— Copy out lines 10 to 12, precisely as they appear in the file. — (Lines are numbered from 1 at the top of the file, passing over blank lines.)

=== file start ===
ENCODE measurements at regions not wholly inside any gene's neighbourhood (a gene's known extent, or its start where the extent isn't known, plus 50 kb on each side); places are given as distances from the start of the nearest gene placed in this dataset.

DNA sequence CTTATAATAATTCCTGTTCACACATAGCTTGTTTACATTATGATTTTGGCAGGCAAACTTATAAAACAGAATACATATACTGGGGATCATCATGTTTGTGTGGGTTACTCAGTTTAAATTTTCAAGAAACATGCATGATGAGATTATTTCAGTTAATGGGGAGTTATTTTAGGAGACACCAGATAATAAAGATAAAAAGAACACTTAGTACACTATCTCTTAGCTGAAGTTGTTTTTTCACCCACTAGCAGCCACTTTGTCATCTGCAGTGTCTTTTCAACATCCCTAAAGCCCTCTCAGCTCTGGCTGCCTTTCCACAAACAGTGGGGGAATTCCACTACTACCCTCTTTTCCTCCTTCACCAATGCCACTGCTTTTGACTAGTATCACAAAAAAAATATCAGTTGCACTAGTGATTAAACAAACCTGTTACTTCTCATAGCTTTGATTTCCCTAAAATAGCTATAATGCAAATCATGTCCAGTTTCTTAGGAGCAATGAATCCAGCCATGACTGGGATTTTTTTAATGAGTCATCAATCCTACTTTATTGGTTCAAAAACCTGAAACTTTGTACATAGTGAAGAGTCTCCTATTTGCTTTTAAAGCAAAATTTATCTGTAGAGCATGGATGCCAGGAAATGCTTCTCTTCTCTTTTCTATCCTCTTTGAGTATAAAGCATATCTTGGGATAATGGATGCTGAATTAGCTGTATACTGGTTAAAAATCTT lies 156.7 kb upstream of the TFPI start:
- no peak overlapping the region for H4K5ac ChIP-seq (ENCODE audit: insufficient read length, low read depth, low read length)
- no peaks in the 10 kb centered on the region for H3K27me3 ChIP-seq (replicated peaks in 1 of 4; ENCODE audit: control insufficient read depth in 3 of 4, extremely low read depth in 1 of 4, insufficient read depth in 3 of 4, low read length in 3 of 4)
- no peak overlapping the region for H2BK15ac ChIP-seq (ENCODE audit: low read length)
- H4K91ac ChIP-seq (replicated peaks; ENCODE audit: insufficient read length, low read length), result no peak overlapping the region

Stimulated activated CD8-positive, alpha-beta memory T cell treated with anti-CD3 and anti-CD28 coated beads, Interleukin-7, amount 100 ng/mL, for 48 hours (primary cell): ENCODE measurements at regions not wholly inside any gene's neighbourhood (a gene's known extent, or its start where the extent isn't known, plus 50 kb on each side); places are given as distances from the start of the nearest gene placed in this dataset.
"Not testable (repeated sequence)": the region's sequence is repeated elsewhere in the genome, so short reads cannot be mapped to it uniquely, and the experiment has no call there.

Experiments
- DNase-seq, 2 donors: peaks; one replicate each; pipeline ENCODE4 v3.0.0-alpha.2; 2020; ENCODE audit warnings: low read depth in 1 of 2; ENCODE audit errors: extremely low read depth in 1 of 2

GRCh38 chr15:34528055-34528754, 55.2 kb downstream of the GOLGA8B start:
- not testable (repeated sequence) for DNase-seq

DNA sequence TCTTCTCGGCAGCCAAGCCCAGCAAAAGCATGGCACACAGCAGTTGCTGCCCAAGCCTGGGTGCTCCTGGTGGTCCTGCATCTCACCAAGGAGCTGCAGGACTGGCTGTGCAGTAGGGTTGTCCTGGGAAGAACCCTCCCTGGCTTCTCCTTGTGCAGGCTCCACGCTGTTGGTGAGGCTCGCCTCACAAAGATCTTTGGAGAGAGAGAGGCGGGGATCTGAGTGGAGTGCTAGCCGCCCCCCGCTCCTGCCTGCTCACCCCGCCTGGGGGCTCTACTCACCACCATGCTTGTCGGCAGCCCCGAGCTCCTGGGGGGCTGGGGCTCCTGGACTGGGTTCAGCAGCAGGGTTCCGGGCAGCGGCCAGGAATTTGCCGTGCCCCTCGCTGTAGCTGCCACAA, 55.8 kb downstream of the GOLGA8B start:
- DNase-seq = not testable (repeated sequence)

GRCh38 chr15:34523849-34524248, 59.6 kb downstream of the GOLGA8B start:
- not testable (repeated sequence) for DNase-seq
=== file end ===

- DNase-seq, 2 donors: peaks; one replicate each; pipeline ENCODE4 v3.0.0-alpha.2; 2020; ENCODE audit warnings: low read depth in 1 of 2; ENCODE audit errors: extremely low read depth in 1 of 2

GRCh38 chr15:34528055-34528754, 55.2 kb downstream of the GOLGA8B start:
- not testable (repeated sequence) for DNase-seq